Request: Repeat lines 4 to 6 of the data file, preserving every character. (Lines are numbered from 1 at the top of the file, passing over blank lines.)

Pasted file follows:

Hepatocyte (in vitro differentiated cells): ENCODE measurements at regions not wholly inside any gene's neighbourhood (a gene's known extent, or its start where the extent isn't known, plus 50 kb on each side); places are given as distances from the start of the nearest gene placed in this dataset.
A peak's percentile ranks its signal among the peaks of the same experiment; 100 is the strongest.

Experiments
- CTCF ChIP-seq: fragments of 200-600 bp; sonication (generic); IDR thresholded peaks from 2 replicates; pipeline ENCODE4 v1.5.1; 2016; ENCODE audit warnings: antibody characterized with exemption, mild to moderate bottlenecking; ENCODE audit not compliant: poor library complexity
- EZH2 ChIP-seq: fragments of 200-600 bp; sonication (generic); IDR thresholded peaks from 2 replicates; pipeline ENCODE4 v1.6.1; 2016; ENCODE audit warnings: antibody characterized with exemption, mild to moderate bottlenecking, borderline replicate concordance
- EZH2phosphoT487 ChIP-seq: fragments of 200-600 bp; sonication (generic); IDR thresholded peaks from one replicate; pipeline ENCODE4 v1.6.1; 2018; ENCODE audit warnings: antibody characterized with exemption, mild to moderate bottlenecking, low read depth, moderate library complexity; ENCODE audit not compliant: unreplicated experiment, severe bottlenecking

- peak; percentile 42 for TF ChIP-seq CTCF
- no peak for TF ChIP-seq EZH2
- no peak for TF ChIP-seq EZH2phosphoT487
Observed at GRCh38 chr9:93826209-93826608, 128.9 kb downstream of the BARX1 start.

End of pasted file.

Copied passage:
- CTCF ChIP-seq: fragments of 200-600 bp; sonication (generic); IDR thresholded peaks from 2 replicates; pipeline ENCODE4 v1.5.1; 2016; ENCODE audit warnings: antibody characterized with exemption, mild to moderate bottlenecking; ENCODE audit not compliant: poor library complexity
- EZH2 ChIP-seq: fragments of 200-600 bp; sonication (generic); IDR thresholded peaks from 2 replicates; pipeline ENCODE4 v1.6.1; 2016; ENCODE audit warnings: antibody characterized with exemption, mild to moderate bottlenecking, borderline replicate concordance
- EZH2phosphoT487 ChIP-seq: fragments of 200-600 bp; sonication (generic); IDR thresholded peaks from one replicate; pipeline ENCODE4 v1.6.1; 2018; ENCODE audit warnings: antibody characterized with exemption, mild to moderate bottlenecking, low read depth, moderate library complexity; ENCODE audit not compliant: unreplicated experiment, severe bottlenecking